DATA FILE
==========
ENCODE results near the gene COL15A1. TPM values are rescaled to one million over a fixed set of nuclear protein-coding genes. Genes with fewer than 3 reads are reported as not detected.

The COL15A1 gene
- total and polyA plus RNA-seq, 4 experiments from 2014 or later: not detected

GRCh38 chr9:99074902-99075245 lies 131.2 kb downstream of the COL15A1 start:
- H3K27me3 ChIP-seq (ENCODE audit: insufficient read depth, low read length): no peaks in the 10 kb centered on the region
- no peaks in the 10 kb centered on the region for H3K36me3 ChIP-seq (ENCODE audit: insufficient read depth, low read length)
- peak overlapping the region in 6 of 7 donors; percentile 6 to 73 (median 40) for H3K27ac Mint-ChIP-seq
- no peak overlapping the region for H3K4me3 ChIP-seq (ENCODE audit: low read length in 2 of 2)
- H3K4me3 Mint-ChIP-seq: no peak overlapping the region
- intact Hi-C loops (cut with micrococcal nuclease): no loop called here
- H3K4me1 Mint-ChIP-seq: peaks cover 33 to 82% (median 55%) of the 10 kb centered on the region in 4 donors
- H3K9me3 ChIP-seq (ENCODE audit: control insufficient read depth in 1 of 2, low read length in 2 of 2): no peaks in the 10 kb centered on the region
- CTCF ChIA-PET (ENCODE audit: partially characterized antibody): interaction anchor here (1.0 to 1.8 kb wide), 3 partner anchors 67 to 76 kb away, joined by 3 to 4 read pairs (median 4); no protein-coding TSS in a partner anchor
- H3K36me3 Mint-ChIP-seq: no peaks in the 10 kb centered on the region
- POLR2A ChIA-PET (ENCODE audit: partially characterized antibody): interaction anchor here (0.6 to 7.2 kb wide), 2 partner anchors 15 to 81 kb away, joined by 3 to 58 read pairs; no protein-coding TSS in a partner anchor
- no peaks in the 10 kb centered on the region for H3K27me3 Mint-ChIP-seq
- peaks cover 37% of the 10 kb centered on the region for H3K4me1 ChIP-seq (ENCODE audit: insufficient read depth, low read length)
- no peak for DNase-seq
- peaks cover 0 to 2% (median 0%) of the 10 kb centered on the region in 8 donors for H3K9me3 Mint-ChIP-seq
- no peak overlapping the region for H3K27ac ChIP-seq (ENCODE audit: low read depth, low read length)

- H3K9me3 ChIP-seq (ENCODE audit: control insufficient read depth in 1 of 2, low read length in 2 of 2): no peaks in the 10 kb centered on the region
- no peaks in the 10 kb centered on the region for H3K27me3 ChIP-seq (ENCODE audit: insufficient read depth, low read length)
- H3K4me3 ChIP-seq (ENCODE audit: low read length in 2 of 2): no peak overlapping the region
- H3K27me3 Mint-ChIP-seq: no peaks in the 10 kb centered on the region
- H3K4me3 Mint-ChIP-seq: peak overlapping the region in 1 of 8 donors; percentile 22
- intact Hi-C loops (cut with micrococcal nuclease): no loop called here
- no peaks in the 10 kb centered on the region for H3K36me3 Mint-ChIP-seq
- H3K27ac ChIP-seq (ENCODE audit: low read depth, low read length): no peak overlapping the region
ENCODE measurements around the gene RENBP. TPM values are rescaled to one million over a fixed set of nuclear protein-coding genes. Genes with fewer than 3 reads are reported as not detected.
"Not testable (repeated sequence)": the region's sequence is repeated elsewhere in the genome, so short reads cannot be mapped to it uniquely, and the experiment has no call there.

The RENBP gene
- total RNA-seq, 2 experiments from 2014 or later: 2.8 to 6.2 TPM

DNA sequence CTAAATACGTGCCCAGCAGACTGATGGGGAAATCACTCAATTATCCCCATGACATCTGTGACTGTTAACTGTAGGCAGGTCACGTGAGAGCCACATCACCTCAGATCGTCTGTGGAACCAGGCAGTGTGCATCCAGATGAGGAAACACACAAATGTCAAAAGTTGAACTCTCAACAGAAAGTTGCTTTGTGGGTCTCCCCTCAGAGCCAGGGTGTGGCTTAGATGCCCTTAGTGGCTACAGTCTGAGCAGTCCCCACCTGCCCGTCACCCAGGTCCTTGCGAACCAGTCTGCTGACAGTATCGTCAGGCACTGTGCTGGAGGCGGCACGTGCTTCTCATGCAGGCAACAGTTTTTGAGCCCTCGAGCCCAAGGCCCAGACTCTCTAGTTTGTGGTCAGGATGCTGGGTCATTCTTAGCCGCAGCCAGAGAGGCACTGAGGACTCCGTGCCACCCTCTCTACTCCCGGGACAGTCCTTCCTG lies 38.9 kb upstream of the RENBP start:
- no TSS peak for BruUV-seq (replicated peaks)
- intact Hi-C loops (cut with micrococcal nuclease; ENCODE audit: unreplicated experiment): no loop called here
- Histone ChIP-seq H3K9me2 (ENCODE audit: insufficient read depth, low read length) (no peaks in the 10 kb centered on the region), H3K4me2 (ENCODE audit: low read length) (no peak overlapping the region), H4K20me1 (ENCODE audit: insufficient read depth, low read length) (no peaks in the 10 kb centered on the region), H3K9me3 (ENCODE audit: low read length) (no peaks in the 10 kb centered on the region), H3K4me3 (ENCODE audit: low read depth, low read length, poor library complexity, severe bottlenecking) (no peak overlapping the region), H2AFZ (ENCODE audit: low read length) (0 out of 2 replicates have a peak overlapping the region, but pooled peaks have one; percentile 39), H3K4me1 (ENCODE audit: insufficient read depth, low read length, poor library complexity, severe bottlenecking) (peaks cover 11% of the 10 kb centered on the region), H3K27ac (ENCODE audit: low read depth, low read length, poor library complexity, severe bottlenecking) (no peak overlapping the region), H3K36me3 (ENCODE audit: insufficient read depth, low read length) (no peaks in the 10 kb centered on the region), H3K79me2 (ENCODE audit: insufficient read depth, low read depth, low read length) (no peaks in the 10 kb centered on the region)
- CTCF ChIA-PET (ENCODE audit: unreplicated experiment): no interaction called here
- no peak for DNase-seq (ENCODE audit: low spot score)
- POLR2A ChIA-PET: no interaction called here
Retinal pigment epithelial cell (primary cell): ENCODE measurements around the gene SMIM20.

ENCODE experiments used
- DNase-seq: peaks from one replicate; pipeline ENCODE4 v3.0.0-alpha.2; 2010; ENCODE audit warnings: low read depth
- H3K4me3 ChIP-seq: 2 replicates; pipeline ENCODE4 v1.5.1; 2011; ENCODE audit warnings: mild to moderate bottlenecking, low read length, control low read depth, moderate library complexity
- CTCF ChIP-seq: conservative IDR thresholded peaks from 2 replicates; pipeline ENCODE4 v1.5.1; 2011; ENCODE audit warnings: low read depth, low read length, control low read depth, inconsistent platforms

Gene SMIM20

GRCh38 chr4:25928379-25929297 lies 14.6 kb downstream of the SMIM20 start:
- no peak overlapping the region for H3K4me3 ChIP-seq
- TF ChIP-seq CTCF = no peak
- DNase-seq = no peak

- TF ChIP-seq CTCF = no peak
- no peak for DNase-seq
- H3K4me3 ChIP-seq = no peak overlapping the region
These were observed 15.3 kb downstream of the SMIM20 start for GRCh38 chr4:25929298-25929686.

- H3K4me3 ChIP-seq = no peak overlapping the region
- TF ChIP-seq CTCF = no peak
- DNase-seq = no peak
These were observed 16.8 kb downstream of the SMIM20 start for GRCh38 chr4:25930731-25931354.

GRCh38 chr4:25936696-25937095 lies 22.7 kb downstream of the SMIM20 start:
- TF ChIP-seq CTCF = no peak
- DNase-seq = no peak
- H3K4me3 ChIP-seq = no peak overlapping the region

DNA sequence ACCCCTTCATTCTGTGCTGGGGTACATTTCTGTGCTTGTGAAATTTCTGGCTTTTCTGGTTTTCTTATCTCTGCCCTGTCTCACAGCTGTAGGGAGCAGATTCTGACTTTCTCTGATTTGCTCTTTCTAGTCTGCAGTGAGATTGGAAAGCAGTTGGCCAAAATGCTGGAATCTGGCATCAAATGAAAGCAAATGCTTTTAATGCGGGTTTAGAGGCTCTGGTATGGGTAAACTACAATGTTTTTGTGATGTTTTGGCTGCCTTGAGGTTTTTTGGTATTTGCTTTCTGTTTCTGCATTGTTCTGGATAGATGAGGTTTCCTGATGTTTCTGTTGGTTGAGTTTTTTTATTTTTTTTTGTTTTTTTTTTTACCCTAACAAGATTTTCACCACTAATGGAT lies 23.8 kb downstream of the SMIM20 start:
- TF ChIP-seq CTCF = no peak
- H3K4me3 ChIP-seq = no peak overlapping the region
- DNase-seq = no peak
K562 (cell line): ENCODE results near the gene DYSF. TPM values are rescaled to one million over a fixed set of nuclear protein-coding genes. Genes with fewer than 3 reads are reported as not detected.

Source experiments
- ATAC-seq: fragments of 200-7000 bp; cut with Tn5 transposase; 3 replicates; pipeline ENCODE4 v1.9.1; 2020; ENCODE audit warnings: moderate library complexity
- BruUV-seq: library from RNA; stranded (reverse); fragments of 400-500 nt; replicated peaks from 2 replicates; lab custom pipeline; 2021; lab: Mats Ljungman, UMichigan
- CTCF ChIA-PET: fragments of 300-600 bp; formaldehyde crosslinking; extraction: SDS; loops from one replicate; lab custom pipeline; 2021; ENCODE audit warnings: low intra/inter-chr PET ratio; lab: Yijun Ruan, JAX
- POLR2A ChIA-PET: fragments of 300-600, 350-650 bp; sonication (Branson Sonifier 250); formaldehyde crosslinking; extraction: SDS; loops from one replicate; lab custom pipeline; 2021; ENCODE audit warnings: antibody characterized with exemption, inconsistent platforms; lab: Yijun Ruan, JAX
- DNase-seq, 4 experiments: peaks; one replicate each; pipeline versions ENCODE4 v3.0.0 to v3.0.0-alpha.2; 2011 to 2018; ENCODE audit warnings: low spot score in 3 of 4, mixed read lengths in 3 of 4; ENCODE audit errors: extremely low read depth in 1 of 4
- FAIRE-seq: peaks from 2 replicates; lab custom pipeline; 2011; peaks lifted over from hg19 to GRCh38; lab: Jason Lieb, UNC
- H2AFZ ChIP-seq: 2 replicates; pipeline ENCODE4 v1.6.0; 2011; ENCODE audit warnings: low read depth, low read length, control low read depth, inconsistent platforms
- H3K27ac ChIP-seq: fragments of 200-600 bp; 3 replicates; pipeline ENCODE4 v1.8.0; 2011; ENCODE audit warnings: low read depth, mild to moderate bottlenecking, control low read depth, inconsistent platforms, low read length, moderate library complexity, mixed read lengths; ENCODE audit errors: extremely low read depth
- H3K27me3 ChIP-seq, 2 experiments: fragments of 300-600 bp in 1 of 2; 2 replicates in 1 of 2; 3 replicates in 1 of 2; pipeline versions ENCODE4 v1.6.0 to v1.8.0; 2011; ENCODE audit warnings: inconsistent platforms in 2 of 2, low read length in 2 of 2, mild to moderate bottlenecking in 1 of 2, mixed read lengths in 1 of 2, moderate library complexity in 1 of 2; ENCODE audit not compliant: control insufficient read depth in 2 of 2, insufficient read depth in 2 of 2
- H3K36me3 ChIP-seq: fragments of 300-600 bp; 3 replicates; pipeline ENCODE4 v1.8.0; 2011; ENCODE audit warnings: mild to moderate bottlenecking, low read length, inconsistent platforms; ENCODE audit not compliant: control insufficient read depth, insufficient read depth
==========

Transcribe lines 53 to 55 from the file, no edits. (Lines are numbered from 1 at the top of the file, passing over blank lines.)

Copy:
These were observed 15.3 kb downstream of the SMIM20 start for GRCh38 chr4:25929298-25929686.

- H3K4me3 ChIP-seq = no peak overlapping the region
- TF ChIP-seq CTCF = no peak